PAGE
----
In addition to hiring, neighborhood funding has also been of concern. Local funding can take on many forms, whether it’s renovating a neighborhood park, cleaning nearby streets, or supporting the many vital programs that take place in the community. At SugarHouse, the Penn Treaty Special Services District was created to fill that role through a Community Benefits Agreement. Philadelphia also has other specially-funded districts that have been in operation for years, such as the University City District and the Sports Complex Special Services District. All of these can serve as models for the future.

I know that the six applicants here began the process of reaching out to neighbors and community groups months ago. I’m glad I can assist with those discussions. I encourage them to develop a structure of community benefits that is tailored to local needs, conducts regular elections from the community, and has oversight, but not control, by public officials. Most importantly, community benefits should be responsive first and foremost to the citizens and residents who live in casino neighborhoods.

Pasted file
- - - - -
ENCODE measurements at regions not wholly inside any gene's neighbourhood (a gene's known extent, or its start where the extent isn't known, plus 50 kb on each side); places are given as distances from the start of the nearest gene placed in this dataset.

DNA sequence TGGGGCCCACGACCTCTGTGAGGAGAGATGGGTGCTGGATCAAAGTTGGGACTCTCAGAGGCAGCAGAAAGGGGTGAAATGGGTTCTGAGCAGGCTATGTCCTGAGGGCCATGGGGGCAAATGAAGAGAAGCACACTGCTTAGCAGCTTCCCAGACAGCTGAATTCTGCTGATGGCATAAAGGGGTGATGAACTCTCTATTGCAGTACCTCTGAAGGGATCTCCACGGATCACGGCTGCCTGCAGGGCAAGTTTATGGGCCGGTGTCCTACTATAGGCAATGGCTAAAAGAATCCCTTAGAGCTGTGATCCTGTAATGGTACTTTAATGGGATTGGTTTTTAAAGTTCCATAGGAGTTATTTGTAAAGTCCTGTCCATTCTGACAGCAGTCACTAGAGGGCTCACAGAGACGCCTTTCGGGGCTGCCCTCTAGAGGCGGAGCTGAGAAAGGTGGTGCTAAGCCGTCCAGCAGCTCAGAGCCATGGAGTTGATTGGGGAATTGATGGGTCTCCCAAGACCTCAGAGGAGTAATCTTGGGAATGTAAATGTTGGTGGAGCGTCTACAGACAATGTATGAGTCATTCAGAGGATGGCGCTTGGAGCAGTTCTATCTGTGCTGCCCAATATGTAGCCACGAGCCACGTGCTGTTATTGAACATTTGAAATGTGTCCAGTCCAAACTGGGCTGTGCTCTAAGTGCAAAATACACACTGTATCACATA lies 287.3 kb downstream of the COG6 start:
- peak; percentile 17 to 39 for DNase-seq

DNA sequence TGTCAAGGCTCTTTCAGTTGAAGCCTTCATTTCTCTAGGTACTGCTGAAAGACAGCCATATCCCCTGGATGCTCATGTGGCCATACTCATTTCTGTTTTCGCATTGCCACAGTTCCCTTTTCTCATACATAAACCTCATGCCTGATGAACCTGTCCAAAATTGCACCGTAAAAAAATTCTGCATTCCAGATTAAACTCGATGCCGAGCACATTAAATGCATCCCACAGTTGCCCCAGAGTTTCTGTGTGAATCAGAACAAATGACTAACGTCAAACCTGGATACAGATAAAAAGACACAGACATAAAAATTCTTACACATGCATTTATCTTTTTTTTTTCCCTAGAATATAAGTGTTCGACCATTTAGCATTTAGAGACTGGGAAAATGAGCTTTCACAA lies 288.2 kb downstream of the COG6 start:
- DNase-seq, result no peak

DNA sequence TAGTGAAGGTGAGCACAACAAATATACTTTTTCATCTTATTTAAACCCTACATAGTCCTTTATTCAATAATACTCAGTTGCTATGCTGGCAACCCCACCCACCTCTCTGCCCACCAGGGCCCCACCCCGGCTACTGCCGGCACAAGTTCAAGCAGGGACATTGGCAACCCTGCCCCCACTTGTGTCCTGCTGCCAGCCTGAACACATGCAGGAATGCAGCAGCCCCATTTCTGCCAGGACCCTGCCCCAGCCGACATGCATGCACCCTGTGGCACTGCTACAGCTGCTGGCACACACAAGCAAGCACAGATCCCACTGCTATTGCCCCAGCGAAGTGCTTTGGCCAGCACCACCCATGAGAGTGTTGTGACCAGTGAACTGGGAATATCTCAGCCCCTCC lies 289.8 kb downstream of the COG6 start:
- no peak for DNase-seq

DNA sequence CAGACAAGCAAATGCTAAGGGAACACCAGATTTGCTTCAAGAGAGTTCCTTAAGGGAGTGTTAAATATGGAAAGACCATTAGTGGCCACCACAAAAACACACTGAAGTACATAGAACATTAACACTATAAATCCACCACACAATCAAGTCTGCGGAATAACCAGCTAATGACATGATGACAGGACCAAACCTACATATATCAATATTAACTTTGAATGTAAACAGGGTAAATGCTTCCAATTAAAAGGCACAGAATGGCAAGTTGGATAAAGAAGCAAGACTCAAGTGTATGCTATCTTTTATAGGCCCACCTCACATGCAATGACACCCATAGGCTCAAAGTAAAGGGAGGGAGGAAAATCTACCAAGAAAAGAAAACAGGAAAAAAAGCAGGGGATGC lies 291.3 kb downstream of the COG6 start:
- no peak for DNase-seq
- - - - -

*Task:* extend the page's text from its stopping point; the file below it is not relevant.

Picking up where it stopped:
(3) Suitability of the applicants.

This final issue is suitability of the applicants, a phase in the process we are only just beginning. The Act uses phrases like “financial fitness” and “operational viability.” In short, it means that the Board needs to look closely at who will fund, build, and operate the casinos.

As I said earlier, each of these applicants brings a unique team to the table, many of whom have national or international experience. Beyond the mere financials, I hope the Board also takes into consideration the track record of applicants who have a history of developing Philadelphia projects. An applicant that understands this market and how to operate here will be a successful one.

As the Board moves through this suitability phase, much of the vetting will be confidential or complex. I urge the board to continue its trend of openness and err on the side of public access as this phase of the process continues.

I expect to have additional comment before the close of the record, as we learn more about these projects. Again, I thank the Board for the opportunity to testify today.